As of this writing, the IMDb rating for "Ghostbusters" is sitting at 3.7/10. More than 6,500 users have weighed in on the movie, which is interesting considering it hasn't even opened yet. The comedy has only screened for critics in some cities (D.C., for example, doesn't get a screening until Wednesday), and yet thousands of people have apparently seen the action comedy and flocked to IMDb to let their voices be heard.
And those voices have settled on an extremely low rating. It's not exactly "Baby Geniuses 2" territory, but it's especially dismal compared to Paul Feig's other comedic collaborations with Melissa McCarthy, like "The Heat" (6.6), "Spy" (7.1) and "Bridesmaids" (6.8).
Of course, "Ghostbusters" isn't just any action comedy. It's the action comedy that whiny trolls claim they hate because it's bad, rather than because it stars women. But let's play along and assume the IMDb hate isn't about sexism. Let's just look at the numbers, which are admittedly fishy.
Of the 6,654 voters, 3,842, or 57.7 percent, gave the movie one star. A vast majority of the reviewers are men: 4,268, compared to 509 female voters. And the disparity between the way men and women vote is interesting. For example, in the demographic of users aged 18 to 29, 1,669 men averaged a 3.1 rating, while 243 women averaged 7.1. Even a stereotypically female-centric movie like "Pride & Prejudice" or "27 Dresses" doesn't have that kind of stark divide.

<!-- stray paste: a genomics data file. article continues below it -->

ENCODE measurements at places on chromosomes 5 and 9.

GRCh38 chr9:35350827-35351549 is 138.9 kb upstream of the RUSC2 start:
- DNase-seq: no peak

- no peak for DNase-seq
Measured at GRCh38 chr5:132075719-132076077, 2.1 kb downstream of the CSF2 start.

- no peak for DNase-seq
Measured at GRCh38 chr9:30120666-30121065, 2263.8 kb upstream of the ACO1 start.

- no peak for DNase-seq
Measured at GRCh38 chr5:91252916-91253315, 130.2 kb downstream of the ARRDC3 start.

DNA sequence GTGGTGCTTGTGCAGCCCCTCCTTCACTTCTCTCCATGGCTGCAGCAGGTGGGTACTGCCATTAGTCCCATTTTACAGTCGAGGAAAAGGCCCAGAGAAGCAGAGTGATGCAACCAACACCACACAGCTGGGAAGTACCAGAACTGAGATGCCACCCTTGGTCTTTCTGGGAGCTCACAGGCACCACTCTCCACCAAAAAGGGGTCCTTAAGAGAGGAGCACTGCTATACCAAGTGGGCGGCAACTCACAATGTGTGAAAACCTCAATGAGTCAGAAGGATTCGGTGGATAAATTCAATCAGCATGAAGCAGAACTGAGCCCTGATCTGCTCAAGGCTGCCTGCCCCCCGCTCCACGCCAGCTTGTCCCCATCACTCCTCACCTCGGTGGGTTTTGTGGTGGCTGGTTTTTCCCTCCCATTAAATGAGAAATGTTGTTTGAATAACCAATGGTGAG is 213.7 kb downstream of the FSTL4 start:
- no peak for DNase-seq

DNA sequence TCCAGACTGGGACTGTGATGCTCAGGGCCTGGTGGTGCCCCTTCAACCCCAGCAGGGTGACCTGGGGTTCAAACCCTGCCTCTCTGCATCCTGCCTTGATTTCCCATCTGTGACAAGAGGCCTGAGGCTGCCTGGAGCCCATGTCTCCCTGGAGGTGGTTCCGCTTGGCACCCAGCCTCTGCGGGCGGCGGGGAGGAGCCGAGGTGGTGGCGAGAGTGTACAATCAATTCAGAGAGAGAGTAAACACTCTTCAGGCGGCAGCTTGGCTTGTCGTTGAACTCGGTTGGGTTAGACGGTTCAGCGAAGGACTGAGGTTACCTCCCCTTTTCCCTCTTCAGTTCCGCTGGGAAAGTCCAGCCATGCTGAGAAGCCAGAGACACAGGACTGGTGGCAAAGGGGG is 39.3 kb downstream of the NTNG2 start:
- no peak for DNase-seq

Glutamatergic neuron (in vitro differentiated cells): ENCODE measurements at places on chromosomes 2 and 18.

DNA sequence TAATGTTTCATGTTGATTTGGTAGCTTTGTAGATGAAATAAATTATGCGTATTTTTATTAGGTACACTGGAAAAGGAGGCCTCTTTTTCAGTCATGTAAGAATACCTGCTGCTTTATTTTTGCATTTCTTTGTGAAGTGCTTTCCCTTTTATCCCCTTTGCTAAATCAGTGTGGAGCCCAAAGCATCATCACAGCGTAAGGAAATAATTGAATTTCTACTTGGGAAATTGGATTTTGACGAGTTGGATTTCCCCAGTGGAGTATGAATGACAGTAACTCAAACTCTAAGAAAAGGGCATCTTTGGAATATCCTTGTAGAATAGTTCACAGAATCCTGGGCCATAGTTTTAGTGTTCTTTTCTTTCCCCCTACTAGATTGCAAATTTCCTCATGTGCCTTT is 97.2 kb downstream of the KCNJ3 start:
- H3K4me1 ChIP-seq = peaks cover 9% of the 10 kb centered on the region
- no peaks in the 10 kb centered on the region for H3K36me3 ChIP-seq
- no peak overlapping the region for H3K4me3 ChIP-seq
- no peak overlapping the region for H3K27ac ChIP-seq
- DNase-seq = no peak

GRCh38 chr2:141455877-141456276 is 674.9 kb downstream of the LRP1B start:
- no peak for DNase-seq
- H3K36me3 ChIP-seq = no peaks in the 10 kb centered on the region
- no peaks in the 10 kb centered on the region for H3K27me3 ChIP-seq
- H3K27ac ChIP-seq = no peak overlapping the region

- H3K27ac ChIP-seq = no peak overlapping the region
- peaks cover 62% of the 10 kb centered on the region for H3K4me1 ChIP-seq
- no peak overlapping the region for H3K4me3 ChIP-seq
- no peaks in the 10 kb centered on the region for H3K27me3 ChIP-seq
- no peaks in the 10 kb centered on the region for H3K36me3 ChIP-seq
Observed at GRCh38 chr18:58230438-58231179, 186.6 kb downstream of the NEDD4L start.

It's also worth looking at the top 1,000 voters — basically IMDb's power users. Those voters, though always a small group, tend to vote pretty close to the overall average, although they're also usually tougher on movies. With "Finding Dory," for example, 80 top-1,000 voters averaged 7.8 while the overall rating was 7.9. To go back to the horrifyingly awful "Superbabies: Baby Geniuses 2," 206 top-1,000ers gave the movie 1.6, compared to an overall average of 1.9. For a bigger gap, see "Batman v Superman," which the top 1,000 awarded 5.8 compared to a 7 average.
With "Ghostbusters," only 21 of the top 1,000 have seen and voted on the movie (because, well, the movie hasn't come out yet!), but they average a score of 5.1.
In other words, the campaign to force "Ghostbusters" to tank — which started with an epic turnout to downvote the movie's trailer on Twitter — has continued apace. Why people spend so much time trolling a new release, rather than just opting not to see it, is anyone's guess.
This looks a lot like a coordinated campaign, though counter-attacks are making it look like a bigger issue than it is. A Reddit user who has written pro-"Ghostbusters" opinions in the past posed as a hater, beginning a thread with: "Ok, so obviously the reviews aren't as bad as we had hoped. So what more can we do at this point to make sure that the public knows it's terrible so that it bombs?" The media bought it.
Meanwhile, the picture looks less bleak for "Ghostbusters" in the critical realm. With 74 reviews in so far, 56 — or 76 percent — have been positive. It's a rare day that studios appreciate the positivity of critics. So maybe "Ghostbusters" isn't so bad after all. But don't bother telling that to the conspiracy theorists: The new story is that Sony must have paid off critics. So much for logic.